Another older type of spark plug uses copper. Copper has a low melting point, so while they still work well for older vehicles, they don’t last as long as higher-quality spark plugs.
Platinum Spark Plugs
Platinum spark plugs build up less carbon and last longer than copper spark plugs.
Iridium Spark Plugs
Iridium spark plugs offer the highest melting point of any other spark plug material. These spark plugs last longer than silver, copper, or platinum.
How Long Do Spark Plugs Last?
Spark plugs wear out and need a replacement for an engine to continue working. Many vehicles include a spark plug’s approximate lifespan in their owner’s manuals.
Check any new car’s manual to see its spark plugs’ ideal lifespan. If buying a used vehicle, replace the spark plugs soon after purchasing to keep the motor healthy.
Keeping a record of replacements and repairs makes it easier to know when to replace spark plugs.
Spark plug lifespans differ depending on the material in the spark plug:
- Silver: Up to 20,000 miles
- Copper: Between 30,000 and 50,000 miles
- Platinum and Iridium: Between 50,000 miles and 120,000 miles
How To Know When To Replace Spark Plugs
Some ways to know when to replace spark plugs include:
- Trouble getting the vehicle started
- The vehicle temporarily starts before dying
- Exhaust produces smoke
- Higher fuel consumption
- Engine hesitates to start
- Check engine light comes on
When checking spark plugs by sight, look for a widened spark plug gap. If a spark plug has too much space between its center electrode and ground electrode, the spark plug gap won’t allow for proper connection.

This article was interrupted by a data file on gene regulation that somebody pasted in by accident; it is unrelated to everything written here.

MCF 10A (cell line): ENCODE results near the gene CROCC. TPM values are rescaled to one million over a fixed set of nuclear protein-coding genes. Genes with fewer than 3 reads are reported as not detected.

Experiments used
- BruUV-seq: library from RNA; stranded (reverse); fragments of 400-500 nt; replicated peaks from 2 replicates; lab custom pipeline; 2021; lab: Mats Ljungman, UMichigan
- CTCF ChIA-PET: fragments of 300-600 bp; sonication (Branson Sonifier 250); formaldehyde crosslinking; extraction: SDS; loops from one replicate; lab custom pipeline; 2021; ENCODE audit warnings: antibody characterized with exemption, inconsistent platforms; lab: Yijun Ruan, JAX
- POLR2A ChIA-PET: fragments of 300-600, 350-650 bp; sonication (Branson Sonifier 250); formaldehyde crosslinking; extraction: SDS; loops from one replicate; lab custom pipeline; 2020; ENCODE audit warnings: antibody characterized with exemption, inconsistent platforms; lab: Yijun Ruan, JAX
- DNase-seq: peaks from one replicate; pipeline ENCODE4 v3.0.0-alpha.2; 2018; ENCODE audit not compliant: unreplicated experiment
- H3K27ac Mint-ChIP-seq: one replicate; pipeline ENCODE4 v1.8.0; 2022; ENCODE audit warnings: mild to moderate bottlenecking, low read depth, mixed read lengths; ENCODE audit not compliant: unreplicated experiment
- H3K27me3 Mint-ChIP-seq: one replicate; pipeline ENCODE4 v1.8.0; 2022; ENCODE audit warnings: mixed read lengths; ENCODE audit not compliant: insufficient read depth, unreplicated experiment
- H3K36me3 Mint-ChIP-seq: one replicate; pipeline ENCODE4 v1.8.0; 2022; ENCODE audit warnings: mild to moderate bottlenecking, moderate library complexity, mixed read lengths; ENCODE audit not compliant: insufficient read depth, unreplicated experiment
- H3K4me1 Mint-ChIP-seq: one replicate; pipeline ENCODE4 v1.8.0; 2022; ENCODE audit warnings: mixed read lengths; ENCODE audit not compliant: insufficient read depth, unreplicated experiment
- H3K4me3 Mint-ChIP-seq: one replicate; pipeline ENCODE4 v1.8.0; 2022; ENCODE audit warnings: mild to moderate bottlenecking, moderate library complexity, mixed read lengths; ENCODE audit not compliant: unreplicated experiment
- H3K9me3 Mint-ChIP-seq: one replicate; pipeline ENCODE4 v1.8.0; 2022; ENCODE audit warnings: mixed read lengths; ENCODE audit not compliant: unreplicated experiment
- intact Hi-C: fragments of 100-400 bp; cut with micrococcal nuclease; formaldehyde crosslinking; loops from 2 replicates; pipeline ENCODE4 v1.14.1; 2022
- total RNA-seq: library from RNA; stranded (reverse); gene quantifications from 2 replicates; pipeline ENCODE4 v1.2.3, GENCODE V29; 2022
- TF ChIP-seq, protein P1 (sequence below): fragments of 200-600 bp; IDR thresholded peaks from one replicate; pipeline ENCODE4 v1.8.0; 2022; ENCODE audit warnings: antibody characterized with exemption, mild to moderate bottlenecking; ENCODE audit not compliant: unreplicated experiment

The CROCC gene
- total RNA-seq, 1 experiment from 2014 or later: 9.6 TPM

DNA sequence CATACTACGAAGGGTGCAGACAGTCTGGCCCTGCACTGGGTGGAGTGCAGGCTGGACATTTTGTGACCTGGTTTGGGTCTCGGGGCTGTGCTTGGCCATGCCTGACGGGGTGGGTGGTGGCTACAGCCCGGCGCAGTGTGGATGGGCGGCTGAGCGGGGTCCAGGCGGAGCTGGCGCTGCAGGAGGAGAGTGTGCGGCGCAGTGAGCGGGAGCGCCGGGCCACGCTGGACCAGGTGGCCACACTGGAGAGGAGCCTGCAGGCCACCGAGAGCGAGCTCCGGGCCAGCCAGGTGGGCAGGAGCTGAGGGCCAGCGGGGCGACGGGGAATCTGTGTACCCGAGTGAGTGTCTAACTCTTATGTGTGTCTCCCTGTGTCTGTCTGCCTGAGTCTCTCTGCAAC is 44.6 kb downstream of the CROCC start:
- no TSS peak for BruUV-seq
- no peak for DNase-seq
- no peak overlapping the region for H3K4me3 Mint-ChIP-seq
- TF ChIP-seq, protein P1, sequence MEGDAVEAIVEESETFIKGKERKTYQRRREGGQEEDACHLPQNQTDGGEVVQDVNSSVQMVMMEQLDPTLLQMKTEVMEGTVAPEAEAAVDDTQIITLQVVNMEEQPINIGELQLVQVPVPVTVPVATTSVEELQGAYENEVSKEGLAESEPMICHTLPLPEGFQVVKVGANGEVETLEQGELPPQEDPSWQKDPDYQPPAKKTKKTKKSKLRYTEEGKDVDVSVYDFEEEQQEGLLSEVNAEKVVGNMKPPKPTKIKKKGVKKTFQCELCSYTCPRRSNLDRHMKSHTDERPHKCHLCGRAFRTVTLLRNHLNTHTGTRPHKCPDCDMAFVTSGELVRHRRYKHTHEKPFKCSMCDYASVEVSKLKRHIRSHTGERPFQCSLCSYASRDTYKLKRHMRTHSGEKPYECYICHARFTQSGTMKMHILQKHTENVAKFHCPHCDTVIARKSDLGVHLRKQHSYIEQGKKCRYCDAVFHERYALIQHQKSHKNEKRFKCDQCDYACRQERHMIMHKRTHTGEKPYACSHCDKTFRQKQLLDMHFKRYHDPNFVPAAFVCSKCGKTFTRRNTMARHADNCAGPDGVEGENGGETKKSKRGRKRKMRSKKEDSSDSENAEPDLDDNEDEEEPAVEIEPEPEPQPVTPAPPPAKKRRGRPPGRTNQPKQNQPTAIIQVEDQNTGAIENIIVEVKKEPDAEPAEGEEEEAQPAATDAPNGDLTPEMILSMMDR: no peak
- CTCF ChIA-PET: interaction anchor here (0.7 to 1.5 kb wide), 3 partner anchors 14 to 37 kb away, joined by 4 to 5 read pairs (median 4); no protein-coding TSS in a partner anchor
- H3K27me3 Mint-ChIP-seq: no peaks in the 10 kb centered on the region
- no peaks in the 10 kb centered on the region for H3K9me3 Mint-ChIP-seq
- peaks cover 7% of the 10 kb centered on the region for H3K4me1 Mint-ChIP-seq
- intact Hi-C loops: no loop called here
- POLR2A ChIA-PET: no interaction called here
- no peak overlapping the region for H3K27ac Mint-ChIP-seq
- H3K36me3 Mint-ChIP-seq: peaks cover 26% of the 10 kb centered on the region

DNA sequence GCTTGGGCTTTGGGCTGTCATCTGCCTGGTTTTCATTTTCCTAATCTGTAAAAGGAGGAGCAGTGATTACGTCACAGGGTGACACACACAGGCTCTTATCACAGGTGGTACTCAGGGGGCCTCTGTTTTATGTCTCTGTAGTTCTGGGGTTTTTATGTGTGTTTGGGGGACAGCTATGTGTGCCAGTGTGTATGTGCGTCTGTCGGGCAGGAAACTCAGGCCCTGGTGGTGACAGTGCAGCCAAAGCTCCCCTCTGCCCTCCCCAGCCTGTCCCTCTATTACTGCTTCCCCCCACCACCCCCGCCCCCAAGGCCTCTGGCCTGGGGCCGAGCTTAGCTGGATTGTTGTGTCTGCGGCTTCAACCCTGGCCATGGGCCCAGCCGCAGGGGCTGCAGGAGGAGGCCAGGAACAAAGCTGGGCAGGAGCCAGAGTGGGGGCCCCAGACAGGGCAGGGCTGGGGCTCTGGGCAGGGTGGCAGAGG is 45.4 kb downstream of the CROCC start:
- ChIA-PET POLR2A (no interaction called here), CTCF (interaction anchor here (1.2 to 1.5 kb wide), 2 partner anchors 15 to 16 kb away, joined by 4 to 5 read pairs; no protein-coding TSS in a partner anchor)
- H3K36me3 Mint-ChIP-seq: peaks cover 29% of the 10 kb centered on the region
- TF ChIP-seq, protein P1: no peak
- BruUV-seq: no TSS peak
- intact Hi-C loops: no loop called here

How To Replace Spark Plugs
The speed and ease of a spark plug replacement depend on engine design, as some spark plugs can be harder to reach and adjust.
Remember that the answer to, “How many spark plugs does a V8 have” depends on whether the motor uses coils or wires.
Steps To Replacing Spark Plugs
1. Park the vehicle on a flat surface and wait for the engine to cool.
2. Pop the hood and remove the engine cover.
3. Find the spark plugs and note the cables or coil packs. Check those to make sure they are in good condition.
4. Remove the cables or coil packs from each spark plug.
5. Unscrew each spark plug from the cylinder head.
6. Use one spark plug to check and make sure the spark plug gap matches the required space.
7. Place the new spark plugs and tighten each plug to the prescribed torque. 8. Try turning the car on.
Healthy V8 Engines Depend On Good Spark Plugs
Knowing how many spark plugs are in a V8 may be essential, but understanding how to check and replace spark plugs makes caring for an engine easier.
Make it a priority to know how many spark plugs an engine has, what kind of spark plugs work best for the vehicle, and how to recognize symptoms of bad spark plugs.
Garry is the happy owner of a funky 2018 Nissan Juke Ti-S AWD. After growing up around his family’s mechanics shop, he is passionate about bringing budget-friendly car care to every driver. Garry has a business degree and is a car enthusiast.